Last Scottish wild salmon facility closes - as there are so few fish to catch

An angler fishes on the opening day of the salmon season on the River Spey  (Photo by Jeff J Mitchell/Getty Images)
An angler fishes on the opening day of the salmon season on the River Spey (Photo by Jeff J Mitchell/Getty Images)
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Wild Scottish salmon is officially off the menu after the last netting station closed because there are so few fish left to catch.

The fishery owned by Kinnaber Ltd on the North Esk near Montrose, Angus, once caught around 1,700 salmon a year, most of which were sent to Billingsgate market, London, to be sold to restaurants and fishmongers.

It has now closed on conservation grounds because wild salmon numbers have fallen so low. Wild salmon can only be sold if it is caught and killed at strictly regulated netting stations.

The Esk District Salmon Fishery Board is now poised to buy the fishing rights from Kinnaber.

The deal will effectively end the sale of wild salmon for consumption as the board will no longer permit net fishing on the river.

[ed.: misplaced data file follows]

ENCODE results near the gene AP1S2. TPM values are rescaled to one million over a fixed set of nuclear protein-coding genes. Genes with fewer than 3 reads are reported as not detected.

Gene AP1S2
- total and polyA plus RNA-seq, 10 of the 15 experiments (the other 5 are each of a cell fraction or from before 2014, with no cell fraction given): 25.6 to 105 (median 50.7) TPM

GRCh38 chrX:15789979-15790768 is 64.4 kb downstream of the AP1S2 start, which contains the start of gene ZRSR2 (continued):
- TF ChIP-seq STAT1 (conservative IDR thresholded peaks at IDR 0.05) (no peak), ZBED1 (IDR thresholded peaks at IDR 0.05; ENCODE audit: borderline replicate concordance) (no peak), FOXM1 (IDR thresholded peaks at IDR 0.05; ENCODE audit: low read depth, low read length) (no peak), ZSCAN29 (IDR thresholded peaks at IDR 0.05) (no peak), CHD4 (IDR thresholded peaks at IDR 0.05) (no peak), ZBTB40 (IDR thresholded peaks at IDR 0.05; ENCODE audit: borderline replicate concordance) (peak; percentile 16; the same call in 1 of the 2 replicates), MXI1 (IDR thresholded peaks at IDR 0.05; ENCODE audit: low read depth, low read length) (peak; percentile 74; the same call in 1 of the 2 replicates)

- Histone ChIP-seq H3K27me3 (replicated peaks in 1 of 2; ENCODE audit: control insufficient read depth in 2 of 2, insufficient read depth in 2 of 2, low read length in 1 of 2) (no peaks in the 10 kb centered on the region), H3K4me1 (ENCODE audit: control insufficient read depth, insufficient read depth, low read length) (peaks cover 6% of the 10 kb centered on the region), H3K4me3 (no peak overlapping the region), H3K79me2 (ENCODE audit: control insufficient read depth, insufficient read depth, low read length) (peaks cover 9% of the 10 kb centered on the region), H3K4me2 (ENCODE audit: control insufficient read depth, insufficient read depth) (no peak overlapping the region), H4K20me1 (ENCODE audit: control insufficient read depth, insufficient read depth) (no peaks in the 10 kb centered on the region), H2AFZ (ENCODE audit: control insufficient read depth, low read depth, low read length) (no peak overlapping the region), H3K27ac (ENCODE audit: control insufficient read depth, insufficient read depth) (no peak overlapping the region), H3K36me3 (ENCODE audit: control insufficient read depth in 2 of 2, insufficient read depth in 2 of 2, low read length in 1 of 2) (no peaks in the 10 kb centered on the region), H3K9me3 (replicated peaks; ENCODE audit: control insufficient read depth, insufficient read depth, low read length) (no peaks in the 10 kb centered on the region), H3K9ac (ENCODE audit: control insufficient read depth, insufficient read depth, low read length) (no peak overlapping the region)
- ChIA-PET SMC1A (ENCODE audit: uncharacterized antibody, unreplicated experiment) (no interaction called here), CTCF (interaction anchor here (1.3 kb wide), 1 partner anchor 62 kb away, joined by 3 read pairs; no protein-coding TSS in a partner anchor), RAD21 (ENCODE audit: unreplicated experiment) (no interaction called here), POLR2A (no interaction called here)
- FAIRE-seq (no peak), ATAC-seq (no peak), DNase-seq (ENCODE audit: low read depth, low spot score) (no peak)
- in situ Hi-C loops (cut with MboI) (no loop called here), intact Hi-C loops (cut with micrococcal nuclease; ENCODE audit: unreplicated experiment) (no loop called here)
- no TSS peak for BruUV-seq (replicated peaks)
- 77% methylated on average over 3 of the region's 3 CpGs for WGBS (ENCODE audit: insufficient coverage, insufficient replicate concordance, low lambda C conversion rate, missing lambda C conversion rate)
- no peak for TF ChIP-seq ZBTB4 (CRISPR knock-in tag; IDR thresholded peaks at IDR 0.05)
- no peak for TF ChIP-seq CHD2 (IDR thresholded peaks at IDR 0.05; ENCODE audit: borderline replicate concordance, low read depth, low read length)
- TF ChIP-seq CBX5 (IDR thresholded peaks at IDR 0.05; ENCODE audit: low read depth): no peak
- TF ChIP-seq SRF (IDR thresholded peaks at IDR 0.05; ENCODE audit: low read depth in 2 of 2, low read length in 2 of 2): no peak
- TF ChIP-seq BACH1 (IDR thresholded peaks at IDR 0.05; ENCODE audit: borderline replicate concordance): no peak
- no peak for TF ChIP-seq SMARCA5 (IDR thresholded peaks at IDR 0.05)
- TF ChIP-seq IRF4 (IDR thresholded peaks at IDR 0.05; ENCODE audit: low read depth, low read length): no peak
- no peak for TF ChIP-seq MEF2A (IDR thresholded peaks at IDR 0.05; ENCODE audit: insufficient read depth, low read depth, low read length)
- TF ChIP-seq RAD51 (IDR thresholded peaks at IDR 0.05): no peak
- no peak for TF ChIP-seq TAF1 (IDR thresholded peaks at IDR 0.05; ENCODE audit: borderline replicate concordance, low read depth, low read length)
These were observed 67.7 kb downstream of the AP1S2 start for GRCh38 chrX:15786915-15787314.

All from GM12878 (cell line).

Board director Dr Craig MacIntyre said: “For wild Scottish salmon this is pretty much it. This was the last salmon netting station in Scotland. It could end it for consumption as it’s illegal to sell rod-caught salmon.”

Dr MacIntyre added: “The reason we’re buying these netting rights is twofold. There’s one for conservation of salmon to protect future stocks and the board also has a policy that if a netting station comes up for sale then we will try to buy it, which is what we’ve done here.

“Also, the value of a rod-caught salmon is far in excess to the local economy and the river than one that’s caught in a net.

“Each salmon caught to the rod would be maybe worth £2,000 to the local economy.

“When you factor in rents and people coming to visit and staying in hotels and going out for meals then the multiplier really takes effect.”

Bob Ritchie, 73, who ran R&S Fisheries, which leased the Esk fishing rights from Kinnaber, said he was saddened by the demise of the netting industry.

He said: “It’s the end of an era. I don’t know where the customers will get wild salmon from now. We could have sold double what we were catching.”

A single netting operation will remain on the River Tweed which can sell wild Scottish salmon but its fish are caught in England. By law, wild salmon can only be caught 
and killed in rivers but it is illegal to sell rod-caught salmon. Fishermen have been banned from catching and killing salmon in coastal waters since 2016.